I come from a long line of colliers - Part 3

PART three of Joshua Calwell's family tale of coal mining in the US.

Angie Tomlinson

To read yesterday's installment click here.

Out of Charles and Julia’s four children, two of the boys would become coal miners. My father Daniel and my uncle, Joseph, began at the Shannopin Mine in 1973 and 1974, working for their father on the section. That is a topic of discussion all in itself!

Uncle Joe learned how to operate all face equipment, on both development and retreat sections, but spent most of his time as a roof bolter, before obtaining his fire boss certification, and later, his mine foreman’s certification. He also learned all outby work. Joe was the mine foreman when Shannopin shut down in 1992. He had worked in the union for 10 years before becoming a section foreman, and then on up the ladder. He now works for himself and represents several different vendors (his retirement job as he calls it) and has been in mines all over the United States.

My father worked at Shannopin for seven years, and during this time he learned how to operate all face equipment, work on the belt lines, run motor, and do mine construction. He worked on both development and retreat sections. Dad eventually got his fire bossing papers, and later, his assistant mine foreman’s certification. He was upset by the frequent striking in the late 1970s (the reason his brother elected to go company instead of staying in the union), but he remained a faithful steward in the union.

Dad was intemperate in his youth, to say the least, and he was usually the unofficial spokesman for the picketers. He recalled being on the picket line during one of the many strikes, and a Pennsylvania state trooper came onto the scene to quell the festivities. Dad walked over to let the officer know that the men were not doing anything wrong. Dad was asked to present his identification card to the officer. When the officer tried to snatch it off of my father, Dad would not let go. Dad met a cocked pistol pointed at his forehead as a result; however, he would come out of that situation without harm.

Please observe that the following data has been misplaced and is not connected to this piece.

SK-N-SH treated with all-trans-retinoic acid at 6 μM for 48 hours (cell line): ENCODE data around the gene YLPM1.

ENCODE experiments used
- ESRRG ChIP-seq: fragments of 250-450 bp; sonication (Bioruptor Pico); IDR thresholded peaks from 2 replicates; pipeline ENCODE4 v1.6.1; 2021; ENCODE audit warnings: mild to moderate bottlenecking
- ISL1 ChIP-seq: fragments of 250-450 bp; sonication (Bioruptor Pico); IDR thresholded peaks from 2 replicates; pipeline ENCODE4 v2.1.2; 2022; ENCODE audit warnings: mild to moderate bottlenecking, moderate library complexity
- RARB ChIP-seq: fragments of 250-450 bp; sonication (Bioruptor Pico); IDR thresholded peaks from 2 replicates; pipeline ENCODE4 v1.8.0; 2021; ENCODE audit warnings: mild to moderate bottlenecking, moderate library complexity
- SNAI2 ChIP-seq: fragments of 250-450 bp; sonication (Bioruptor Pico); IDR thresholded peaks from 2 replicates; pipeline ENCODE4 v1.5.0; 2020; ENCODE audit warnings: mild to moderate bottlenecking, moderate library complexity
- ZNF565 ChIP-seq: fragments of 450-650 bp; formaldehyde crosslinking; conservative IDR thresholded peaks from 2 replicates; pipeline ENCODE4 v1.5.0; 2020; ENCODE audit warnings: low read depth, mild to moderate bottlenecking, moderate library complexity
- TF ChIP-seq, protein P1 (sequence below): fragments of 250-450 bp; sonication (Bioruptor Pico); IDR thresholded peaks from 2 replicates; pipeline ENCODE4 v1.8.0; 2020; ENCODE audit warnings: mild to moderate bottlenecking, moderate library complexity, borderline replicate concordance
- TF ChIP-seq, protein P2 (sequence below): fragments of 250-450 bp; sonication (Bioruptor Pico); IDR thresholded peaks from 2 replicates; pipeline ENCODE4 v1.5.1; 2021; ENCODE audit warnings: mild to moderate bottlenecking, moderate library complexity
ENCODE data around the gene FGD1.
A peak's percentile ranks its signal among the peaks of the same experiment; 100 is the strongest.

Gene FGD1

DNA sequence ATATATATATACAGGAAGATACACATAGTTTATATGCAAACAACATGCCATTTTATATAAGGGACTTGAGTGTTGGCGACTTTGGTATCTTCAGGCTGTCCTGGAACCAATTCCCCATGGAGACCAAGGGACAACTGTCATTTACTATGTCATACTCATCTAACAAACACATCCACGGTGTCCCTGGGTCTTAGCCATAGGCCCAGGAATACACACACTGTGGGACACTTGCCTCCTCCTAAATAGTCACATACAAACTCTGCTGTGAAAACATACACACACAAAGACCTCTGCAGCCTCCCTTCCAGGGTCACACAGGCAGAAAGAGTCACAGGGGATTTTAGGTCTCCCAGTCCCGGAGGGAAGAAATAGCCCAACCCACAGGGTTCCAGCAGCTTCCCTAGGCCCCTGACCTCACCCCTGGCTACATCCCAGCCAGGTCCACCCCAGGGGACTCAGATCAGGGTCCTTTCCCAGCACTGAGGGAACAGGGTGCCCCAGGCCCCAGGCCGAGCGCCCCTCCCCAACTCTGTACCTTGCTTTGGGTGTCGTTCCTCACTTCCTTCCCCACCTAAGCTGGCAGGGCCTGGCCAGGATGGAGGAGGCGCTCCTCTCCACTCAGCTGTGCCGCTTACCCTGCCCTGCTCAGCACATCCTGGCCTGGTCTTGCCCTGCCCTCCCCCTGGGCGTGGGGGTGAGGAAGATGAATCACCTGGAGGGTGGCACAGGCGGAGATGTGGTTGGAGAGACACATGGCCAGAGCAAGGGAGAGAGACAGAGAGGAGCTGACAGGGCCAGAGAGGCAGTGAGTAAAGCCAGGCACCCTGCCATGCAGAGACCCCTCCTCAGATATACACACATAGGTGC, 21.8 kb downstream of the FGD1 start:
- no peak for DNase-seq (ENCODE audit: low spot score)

In 1980, Dad went to work at Cumberland Mine. He performed the same jobs as at Shannopin. Shannopin was not a longwall mine, so Dad learned to work on the longwall at Cumberland. Dad eventually got a river man bid at Cumberland’s tipple. He never cared for the mine, but was happy during the four years that he worked outside at the harbour.

A realignment sent him back underground and in the mine as a fire boss. One evening while making his run in a hurry, Dad slipped, fell off an overcast and severely injured his back. This would end his career as a coal miner, after 18 years.

Daniel Caldwell (my father) married Marilyn Haney (my mother) and had six boys (I am the oldest) and one girl. My mother’s father, Paul Haney, worked for Duquesne Light, New Warwick Mine for a short time. Pap was assigned to a shot fire for the first two years of his mining career. He had a bad experience during a premature ignition and quit the mines altogether. Pap’s father, Clarence C Haney, worked at the Valley Camp Coal Mine, first as a miner, then as a machinist. Clarence was a reputable machinist. He worked at Valley Camp for over 40 years before retiring. Pap’s grandfather, on his mother’s side, Isaac Tanner, was also a coal miner as listed on the 1880 US Census.

My grandfather (Paul Haney) married Mary Ann DeRigo, who’s grandfather, Joseph DeRigo, came from the Northern Alps region of Italy to work in the coal mines of America. He migrated as a young man and found work in a mine located at Elizabeth, PA.

Joseph married Virginia D’Agostino (a native of Morgantown, WV) and had children. The family moved to Morgantown and Joseph went to work in the old Osage Mine. Joseph called off sick one day, something that he never did, and this spared him of being at work when the mine exploded. He was very upset, because he lost many friends and neighbours to a fate that he said he should have shared. Grandma said that he always felt guilty after this. He retired from the mines as an old man.

One of my younger brothers, Nathan, just began a career with Foundation Coal Company. He is currently assigned to Emerald Mine.

Story continues tomorrow.